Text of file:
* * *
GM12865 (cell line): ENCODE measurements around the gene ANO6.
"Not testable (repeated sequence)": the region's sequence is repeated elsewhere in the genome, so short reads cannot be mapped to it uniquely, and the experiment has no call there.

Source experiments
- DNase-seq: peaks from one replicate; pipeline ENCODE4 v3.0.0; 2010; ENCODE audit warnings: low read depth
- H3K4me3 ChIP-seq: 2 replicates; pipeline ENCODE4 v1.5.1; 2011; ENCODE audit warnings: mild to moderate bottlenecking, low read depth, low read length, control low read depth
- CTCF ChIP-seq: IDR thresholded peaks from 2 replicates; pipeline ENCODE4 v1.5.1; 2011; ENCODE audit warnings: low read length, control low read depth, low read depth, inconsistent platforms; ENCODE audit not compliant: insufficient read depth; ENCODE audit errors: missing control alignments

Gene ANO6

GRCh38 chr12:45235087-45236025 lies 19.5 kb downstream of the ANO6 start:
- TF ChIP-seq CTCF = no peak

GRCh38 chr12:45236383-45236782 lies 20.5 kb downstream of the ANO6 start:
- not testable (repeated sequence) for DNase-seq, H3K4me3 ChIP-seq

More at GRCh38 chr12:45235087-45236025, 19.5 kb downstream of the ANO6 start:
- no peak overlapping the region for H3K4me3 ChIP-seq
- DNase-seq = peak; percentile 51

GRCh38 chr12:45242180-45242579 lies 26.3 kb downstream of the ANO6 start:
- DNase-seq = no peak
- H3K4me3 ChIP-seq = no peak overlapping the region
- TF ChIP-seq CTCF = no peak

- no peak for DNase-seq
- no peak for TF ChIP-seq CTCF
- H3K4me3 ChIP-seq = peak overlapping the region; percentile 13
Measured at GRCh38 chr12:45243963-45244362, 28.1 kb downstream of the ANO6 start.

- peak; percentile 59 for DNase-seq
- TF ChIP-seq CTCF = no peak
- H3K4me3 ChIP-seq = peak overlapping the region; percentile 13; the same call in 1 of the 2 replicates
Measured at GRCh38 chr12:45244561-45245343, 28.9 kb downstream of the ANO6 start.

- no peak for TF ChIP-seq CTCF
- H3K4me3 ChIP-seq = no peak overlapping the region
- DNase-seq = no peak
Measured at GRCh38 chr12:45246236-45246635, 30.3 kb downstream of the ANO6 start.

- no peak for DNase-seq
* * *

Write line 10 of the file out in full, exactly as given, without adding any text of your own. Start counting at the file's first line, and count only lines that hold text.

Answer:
GRCh38 chr12:45236383-45236782 lies 20.5 kb downstream of the ANO6 start: